Creatine is an “osmotically active substance,” it pulls water into your muscle cells, which increases protein synthesis.
A common knock against creatine is that it’s bad for the liver, but this doesn’t withstand scrutiny.
A number of human studies have looked specifically at creatine usage and liver parameters and found no association between the supplement and liver problems.
Elevated creatinine levels in and of themselves aren’t a problem. They can be indicative of kidney problems, but they can also occur independent of kidney problems. On some level, it’s understandable that this caused someone to sound the alarm, but it doesn’t make it a reason to avoid taking creatine.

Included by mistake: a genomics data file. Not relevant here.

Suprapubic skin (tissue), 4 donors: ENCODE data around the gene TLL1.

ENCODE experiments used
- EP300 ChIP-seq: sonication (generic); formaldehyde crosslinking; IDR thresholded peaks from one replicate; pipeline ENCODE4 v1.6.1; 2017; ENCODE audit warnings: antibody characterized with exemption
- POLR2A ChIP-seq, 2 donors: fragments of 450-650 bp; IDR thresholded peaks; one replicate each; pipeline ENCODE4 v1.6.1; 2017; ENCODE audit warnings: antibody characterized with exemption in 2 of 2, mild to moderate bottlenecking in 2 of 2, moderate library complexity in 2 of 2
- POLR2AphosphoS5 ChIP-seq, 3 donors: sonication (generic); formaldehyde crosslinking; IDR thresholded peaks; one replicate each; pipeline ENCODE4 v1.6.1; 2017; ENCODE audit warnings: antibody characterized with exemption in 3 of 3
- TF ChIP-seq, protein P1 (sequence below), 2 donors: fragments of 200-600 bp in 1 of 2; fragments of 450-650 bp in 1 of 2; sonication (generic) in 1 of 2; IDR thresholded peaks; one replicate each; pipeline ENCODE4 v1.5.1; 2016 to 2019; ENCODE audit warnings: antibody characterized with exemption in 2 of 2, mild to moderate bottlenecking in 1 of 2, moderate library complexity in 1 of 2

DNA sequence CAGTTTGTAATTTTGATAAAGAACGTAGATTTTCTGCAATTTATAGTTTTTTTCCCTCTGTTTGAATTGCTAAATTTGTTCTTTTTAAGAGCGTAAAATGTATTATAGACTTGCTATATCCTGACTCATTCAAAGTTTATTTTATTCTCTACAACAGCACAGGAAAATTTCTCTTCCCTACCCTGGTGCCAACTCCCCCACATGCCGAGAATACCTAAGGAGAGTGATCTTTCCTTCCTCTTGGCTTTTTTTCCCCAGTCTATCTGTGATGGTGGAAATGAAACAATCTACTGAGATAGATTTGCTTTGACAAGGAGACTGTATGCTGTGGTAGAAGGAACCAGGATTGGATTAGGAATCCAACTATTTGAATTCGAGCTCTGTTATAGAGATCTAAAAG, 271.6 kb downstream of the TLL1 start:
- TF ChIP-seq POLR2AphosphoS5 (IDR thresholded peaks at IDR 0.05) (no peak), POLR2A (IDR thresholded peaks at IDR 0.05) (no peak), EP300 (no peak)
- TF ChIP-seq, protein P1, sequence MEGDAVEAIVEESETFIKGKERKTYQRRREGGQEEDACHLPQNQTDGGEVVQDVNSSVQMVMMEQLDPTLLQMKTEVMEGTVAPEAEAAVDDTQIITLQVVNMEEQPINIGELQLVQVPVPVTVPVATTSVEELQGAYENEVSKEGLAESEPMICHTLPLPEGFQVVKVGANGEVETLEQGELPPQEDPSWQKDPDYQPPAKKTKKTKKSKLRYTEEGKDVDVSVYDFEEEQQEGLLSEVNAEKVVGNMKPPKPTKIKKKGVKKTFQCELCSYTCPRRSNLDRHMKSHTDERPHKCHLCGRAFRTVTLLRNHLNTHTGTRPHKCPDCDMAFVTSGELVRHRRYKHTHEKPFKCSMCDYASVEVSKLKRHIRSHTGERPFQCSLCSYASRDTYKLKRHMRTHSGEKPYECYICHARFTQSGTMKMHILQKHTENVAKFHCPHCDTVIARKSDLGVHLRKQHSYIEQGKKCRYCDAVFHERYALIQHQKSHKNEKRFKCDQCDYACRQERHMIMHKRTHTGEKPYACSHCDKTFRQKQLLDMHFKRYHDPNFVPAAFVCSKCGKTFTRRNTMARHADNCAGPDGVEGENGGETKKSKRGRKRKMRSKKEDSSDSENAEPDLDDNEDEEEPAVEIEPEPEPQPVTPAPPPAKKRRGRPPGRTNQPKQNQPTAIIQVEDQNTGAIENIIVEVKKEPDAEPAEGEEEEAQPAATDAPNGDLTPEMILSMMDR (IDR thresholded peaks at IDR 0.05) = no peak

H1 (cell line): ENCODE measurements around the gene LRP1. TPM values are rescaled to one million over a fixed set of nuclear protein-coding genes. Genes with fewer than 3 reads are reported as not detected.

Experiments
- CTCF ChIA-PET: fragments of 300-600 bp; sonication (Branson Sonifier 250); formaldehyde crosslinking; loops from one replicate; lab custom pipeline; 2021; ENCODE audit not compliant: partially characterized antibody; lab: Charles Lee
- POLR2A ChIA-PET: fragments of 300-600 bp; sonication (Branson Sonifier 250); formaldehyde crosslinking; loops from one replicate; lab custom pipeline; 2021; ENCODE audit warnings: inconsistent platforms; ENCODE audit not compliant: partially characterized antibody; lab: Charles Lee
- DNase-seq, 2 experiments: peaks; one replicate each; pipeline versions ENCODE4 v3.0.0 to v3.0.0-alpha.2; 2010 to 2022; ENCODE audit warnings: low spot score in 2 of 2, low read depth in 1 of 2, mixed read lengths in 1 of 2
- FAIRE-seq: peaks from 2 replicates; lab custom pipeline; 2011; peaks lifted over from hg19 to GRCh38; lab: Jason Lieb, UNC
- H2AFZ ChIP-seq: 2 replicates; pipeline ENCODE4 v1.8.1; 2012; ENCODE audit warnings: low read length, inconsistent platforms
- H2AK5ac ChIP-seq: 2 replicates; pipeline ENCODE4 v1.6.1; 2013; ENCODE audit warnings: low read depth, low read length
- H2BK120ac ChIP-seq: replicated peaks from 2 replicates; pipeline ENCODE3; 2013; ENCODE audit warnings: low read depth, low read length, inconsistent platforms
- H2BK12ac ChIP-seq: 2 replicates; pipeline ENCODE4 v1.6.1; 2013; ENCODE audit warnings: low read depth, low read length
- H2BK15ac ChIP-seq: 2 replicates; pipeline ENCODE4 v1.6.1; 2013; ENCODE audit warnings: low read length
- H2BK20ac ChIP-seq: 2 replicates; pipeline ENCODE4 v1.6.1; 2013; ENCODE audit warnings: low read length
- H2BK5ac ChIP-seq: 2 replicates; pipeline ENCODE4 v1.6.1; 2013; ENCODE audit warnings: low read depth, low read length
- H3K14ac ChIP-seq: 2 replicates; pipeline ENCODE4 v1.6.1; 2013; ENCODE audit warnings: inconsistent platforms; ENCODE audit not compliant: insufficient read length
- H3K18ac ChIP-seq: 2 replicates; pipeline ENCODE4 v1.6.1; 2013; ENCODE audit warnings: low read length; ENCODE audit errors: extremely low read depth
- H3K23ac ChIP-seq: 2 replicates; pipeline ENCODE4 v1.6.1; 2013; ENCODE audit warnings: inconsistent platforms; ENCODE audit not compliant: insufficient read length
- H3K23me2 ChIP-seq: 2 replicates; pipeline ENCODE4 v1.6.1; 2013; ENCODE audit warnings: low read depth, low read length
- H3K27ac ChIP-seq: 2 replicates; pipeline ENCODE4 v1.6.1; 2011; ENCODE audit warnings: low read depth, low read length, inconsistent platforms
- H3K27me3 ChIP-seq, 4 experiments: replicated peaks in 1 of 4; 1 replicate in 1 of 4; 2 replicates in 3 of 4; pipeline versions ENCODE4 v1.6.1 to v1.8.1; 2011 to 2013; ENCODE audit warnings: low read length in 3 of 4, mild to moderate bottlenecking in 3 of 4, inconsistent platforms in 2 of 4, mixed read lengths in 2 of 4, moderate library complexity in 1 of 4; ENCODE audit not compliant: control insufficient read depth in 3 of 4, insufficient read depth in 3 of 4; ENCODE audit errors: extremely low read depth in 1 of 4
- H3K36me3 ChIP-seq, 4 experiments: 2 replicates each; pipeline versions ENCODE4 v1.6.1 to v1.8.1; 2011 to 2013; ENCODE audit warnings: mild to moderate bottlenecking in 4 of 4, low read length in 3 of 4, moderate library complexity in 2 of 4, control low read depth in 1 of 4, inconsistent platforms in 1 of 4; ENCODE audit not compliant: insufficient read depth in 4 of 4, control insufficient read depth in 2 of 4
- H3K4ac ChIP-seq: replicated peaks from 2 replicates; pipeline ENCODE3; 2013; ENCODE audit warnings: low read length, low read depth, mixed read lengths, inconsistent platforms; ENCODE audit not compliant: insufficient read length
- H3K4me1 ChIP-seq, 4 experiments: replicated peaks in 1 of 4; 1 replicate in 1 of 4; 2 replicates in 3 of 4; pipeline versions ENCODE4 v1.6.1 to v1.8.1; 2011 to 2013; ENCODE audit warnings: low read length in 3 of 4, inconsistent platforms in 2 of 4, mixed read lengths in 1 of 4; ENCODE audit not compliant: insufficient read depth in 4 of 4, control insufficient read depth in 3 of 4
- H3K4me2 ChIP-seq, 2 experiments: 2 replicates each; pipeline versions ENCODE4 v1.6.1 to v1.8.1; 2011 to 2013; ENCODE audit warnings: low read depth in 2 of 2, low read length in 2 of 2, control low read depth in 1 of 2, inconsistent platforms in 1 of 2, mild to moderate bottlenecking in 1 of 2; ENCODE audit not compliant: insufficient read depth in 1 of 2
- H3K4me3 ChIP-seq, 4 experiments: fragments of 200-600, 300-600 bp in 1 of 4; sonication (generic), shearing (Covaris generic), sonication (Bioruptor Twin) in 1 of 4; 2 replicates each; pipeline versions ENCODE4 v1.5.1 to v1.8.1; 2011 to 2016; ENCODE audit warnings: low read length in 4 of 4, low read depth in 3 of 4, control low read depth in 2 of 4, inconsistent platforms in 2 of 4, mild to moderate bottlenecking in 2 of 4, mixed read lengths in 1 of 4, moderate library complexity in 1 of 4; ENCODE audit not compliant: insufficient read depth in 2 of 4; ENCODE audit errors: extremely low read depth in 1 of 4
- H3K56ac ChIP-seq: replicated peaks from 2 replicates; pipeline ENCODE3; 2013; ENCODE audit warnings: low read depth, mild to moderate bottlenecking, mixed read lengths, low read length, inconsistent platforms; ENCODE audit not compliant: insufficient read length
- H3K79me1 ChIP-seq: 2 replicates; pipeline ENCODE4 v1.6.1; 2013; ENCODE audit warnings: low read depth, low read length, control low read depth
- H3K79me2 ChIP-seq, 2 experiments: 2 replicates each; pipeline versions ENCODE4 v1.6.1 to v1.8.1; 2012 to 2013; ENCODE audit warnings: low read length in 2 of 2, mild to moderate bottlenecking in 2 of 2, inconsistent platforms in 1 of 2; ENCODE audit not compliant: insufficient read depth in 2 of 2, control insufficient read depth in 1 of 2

Rat studies on a model with two-thirds nephrectomy—literally removing 66 percent of the kidney—found no issues with creatine. There is also a case study of a man with a single kidney having no problems with 20 grams of creatine daily alongside his high-protein diet.
Creatine does not cause damage to skeletal muscle or the heart, liver, or kidneys.
Creatine, at this moment in time, seems to be fine for kidney disorders that are not characterized by edema and tissue swelling.
Based on limited research, it is probably wise to avoid creatine supplementation if you have polycystic kidney disease, focal segmental glomerulosclerosis, or another kidney disorder characterized by tissue swelling.
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